June 9, 2005
By JEFFREY B. COHEN, Courant Staff Writer
Five days after the $271 million, state-owned Connecticut Convention
Center opened, the state legislature has approved a budget that cuts
the center's marketing and transportation spending by at least $800,000,
state officials said Wednesday.
"It's very likely it will have
an impact on the overall marketing budget, and it's likely it will
have an impact on the downtown circulator project," said Dean
Pagani, a spokesman for the Capital City Economic Development Authority.
The circulator is a bus that would connect the convention center
to downtown hotels.
Pagani said CCEDA's original budget request to the governor's office
was for $6 million. The governor reduced that figure to $5.5 million
in her proposed budget. Then, the legislature's appropriations committee
cut that by $1.8 million, only to reduce the cut to just $800,000
last week before passing the budget.
That leaves CCEDA's budget at about $4.7 million for the upcoming
year - $700,000 in operating expenses for the agency, a $2 million
operating subsidy for the convention center and $2 million for marketing,
Pagani said. The marketing dollars are spent by the Greater Hartford
Convention and Visitors Bureau, with which CCEDA contracts to sell
the convention center to large conventions that would fill several
Last week, state Rep. Denise W.
Merrill, D-Mansfield, a main budget negotiator, said the legislature
planned to reduce its cut to the CCEDA budget after some initial
skepticism "because I'm convinced
they're going to do a good job with it."
The $4.7 million figure spells two types of trouble for the building's
marketing future, CCEDA and visitors' bureau officials said. First,
it's a reduction in funding - for 2005, CCEDA gave the visitors'
bureau $2.4 million; for 2006, CCEDA will give $2 million.
But second, because the $2 million operating subsidy is less than
what could be a $2.5 million need, the difference will have to be
financed somehow, Pagani said.
And that somehow would most likely be the marketing budget, he said.
"If [the operating subsidy] goes higher, then it's going to
force the CCEDA board to reconfigure the budget," Pagani said. "So
there could be even more of an impact."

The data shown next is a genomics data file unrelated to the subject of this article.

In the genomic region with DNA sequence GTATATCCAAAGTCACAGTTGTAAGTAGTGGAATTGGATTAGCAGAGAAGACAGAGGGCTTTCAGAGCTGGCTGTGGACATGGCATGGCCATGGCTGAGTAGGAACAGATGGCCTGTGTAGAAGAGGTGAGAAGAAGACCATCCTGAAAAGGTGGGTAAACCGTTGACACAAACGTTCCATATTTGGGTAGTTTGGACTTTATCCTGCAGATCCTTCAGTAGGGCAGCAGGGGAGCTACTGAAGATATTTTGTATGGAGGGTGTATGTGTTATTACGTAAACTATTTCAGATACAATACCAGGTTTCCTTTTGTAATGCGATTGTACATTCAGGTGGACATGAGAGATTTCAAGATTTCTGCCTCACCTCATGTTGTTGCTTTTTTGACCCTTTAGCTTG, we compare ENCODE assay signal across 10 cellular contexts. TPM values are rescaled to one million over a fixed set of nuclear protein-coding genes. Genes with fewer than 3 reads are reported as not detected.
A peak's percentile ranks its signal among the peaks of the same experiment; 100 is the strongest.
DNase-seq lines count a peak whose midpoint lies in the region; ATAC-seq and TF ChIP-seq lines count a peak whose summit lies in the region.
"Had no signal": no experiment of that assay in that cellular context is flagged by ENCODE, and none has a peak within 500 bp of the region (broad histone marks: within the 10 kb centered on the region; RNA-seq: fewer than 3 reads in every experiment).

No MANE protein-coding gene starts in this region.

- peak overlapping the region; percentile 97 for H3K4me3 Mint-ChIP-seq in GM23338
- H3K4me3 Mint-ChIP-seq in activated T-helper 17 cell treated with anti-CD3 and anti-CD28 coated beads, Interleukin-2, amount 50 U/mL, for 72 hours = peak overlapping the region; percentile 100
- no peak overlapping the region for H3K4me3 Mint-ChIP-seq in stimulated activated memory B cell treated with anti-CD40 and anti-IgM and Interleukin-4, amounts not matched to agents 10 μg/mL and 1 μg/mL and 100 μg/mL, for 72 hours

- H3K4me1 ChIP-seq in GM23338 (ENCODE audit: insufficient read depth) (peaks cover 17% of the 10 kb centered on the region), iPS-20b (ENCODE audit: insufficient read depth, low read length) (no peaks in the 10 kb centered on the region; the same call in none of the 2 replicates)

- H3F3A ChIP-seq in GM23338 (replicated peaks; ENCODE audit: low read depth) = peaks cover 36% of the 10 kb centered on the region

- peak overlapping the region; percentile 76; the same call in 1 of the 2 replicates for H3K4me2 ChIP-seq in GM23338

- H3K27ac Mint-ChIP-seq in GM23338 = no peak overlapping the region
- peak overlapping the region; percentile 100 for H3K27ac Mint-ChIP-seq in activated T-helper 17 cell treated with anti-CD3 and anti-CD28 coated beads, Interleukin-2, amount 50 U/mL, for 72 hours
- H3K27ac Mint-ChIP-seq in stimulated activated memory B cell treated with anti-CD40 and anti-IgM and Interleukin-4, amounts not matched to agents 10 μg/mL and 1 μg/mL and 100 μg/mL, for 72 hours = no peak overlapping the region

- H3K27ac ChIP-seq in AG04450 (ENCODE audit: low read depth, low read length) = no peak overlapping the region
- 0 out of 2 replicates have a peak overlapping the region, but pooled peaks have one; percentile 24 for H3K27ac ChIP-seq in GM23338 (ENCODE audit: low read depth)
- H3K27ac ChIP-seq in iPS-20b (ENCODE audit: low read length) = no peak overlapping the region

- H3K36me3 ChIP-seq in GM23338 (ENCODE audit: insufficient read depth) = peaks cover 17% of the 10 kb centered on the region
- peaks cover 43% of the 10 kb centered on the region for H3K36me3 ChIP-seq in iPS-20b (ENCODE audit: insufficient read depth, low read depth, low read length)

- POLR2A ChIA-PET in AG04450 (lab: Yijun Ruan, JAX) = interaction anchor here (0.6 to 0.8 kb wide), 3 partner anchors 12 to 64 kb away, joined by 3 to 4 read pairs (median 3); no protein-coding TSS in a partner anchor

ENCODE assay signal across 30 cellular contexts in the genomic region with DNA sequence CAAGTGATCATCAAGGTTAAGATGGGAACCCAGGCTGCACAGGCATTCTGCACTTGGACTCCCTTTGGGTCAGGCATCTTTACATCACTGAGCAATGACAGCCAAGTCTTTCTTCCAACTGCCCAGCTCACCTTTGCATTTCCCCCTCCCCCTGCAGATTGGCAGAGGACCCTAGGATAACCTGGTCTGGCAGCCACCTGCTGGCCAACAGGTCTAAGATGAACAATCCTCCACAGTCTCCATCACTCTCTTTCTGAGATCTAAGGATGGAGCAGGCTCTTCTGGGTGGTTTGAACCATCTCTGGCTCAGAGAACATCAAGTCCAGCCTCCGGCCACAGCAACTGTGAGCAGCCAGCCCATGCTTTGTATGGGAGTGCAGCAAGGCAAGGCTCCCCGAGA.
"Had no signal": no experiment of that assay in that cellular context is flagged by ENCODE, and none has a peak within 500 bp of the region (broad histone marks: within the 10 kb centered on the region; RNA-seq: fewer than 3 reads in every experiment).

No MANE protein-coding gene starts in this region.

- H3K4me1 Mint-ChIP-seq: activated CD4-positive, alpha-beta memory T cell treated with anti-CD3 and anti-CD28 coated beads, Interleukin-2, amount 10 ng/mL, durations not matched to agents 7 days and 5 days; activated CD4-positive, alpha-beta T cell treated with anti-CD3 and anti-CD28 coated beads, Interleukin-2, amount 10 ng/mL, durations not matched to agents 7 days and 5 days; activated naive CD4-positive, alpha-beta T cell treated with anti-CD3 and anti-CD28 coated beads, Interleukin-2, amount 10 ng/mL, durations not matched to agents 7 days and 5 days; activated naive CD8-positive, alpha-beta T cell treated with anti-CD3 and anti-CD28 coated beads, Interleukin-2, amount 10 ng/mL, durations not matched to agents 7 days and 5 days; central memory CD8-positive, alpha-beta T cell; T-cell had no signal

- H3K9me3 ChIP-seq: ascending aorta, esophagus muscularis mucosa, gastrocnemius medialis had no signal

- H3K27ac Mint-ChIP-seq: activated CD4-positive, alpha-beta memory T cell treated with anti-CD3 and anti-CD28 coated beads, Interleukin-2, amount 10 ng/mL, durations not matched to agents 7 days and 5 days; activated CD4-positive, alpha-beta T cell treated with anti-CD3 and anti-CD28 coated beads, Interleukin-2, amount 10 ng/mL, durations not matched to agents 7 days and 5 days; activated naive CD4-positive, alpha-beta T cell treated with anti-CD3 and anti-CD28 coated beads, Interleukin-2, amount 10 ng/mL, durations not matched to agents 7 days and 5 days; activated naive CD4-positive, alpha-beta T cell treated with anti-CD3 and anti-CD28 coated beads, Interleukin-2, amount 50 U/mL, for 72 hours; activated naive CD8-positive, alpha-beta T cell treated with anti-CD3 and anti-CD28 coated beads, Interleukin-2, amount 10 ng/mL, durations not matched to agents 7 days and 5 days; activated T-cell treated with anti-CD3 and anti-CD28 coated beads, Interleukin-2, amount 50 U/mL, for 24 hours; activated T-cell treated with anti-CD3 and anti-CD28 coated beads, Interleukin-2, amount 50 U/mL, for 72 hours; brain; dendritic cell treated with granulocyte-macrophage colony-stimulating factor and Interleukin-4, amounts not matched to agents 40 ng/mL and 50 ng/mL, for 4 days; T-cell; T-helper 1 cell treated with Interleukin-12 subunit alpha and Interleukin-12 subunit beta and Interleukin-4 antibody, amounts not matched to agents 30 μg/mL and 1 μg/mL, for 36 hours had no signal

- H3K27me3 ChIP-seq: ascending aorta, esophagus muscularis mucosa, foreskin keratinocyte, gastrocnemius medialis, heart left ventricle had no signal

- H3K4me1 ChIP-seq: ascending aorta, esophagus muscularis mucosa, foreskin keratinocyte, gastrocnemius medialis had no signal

That's bad news for H. Scott Phelps, head of the visitors' bureau.
"It's a significant drop in revenue, no question about it," said
Phelps, whose total annual budget is $2.9 million. The result, he
said, would likely be less advertising in national convention industry
magazines and less participation in trade shows that promote the
facility, he said.
"There's a sense of frustration there because of the momentum
we've built up," Phelps said. "We're feeling very good
about the sale effort. We're getting excellent responses, and we
just want to keep that momentum going. You don't want to have any
kind of a push-back."
"It's very difficult to make everyone understand that we're
in the business of importing dollars earned in other states and bringing
them here," he said. "It really is pure economic development."
Arthur L. Handman, executive director of the Greater Hartford Transit
District, said the cut in CCEDA funding puts the plan to run a circulator
bus from the convention center to the city's hotels on hold. Handman
is on the visitors' bureau's transportation committee.
Federal funding for the buses themselves has been identified, he
said. Now it's just the operating budget he's waiting on.
"I was anticipating the worst, but I was optimistic in this
case. I thought we would have the money," Handman said, comparing
the $648,000 cost to operate the circulator with the total investment
in the $271 million facility. "It doesn't make any sense to
State Rep. Marie Kirkley-Bey,
D-Hartford, said she was distressed to hear of the initial cut
at the appropriations committee, and fought to have the money restored. "It's almost like you were asking
for it to fail," she said. Then, when budget negotiators restored
$1 million of the $1.8 million, she fought for the rest, she said.
"Being that this is their first year out of the chute, we thought
we'd have to spend a little," she said. But her plea fell on "deaf
ears," she said, and the $800,000 was no longer available.
Reprinted with permission of the Hartford Courant.
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